Peripheral neuropathy refers to damaged or diseased nerves that are not part of the brain and spinal cord, specifically the nerves that carry messages from the brain and spinal cord to muscles, skin, internal organs and joints throughout the body.
Peripheral neuropathy is not a disease but a symptom with an underlying cause. It has one of three causes. Because peripheral neuropathy caused by medications is neither hereditary nor idiopathic (cause unknown), it is considered an acquired neuropathy.
Drugs That Can Cause Peripheral Neuropathy
Several categories of drugs prescribed for the treatment of other diseases or disorders may result in acquired peripheral neuropathy, including: • Heart and blood pressure medicines, including amiodarine, hydralazine and perhexiline; • Cancer-fighting drugs, including Taxol, Taxotere, vincristine and cisplatin (see below); • Infection-fighting drugs, including metronidazole, nitrofurantoin, thalidomide and isoniazid; • Several HIV-fighting drugs; • Cholesterol-reducing drugs containing lovastatin, indapamid and gemfibrozi; • Fluoroquinone antibiotics
According to the Neuropathy Association, drug-induced peripheral neuropathy is not common, with the exception of that caused by cancer drugs.
Special Problems for Cancer Patients
Peripheral neuropathy caused by various chemotherapy agents---also referred to as CIPN by the American Cancer Society---can be especially problematic because of the life-threatening nature of some types of cancer. If the chemotherapy-induced neuropathy is too severe for the patient to endure, the dosage levels and administration timeline may need to be adjusted or even halted. Unfortunately, a lower dose or discontinued chemotherapy treatment does not guarantee abatement of symptoms if the damage is irreversible.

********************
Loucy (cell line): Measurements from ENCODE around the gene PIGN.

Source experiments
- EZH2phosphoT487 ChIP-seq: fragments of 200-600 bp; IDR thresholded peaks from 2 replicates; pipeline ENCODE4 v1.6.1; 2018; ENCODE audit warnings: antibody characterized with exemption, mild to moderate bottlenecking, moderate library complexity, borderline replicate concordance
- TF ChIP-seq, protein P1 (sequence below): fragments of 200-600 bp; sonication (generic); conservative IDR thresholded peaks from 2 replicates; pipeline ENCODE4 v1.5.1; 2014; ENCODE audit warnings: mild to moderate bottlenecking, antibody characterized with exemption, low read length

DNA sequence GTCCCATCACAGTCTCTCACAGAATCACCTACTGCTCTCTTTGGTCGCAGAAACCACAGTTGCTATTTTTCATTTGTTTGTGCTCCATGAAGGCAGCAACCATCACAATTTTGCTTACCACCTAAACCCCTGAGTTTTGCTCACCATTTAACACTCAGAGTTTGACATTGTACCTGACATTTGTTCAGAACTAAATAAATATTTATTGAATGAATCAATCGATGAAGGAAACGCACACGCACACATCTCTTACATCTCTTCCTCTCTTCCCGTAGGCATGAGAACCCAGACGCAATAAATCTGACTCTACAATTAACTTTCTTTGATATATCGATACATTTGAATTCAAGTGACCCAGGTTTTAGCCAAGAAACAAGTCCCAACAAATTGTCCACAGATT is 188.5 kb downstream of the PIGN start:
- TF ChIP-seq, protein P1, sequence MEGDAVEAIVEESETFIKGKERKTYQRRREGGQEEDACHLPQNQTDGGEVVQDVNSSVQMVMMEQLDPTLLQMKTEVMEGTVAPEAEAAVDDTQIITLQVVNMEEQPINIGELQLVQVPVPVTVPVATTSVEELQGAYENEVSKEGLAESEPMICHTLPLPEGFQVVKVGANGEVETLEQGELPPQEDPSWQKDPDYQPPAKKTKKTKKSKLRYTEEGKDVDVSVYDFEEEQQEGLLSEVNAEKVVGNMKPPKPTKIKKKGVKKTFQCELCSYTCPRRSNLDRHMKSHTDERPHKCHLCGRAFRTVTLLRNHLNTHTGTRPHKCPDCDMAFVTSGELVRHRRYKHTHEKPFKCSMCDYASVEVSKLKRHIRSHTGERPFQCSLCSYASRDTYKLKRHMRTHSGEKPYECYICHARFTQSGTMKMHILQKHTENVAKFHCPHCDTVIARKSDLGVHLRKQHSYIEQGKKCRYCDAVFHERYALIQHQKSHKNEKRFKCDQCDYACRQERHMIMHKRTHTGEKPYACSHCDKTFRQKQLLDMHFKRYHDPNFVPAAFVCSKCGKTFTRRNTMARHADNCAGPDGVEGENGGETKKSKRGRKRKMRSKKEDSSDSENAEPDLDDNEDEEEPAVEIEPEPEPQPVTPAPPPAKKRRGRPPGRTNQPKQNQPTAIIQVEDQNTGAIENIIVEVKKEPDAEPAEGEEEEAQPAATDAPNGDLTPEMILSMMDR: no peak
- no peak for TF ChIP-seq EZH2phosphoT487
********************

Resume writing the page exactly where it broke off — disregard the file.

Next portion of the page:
The symptoms of peripheral neuropathy depend on the type of nerve or nerves affected.
Motor nerve damage can cause loss of muscle control and muscle tissue, cramping, loss of dexterity and weakness. Sensorimotor disorders include tingling, numbness or loss of sensation, pain, abnormal sensation, burning and twitching. Symptoms of sensory and motor nerve damage usually first occur in the feet, legs, fingers, hands and arms.
Autonomic nerves control involuntary functions related to internal organs. Damage to these nerves can result in, for example, blood pressure concerns, incontinence, diarrhoea and blurred vision.
Because peripheral neuropathy has a number of causes, promptly report any symptoms to your doctor so that testing can determine the actual cause and an appropriate treatment plan can be developed.
Depending on the severity of your symptoms, your doctor may recommend over-the-counter pain relievers or stronger drugs for pain; he also may prescribe anticonvulsants or antidepressants for some types of pain symptoms. The offending medication may be stopped or its dosage adjusted, or it may be replaced. Peripheral neuropathy caused by drugs can be reversible.
Never discontinue use of a prescribed medication without being instructed to do so by your doctor. If you have peripheral neuropathy symptoms, they are not necessarily because of the drug. Always consult your doctor so that the cause and treatment of peripheral neuropathy can be determined.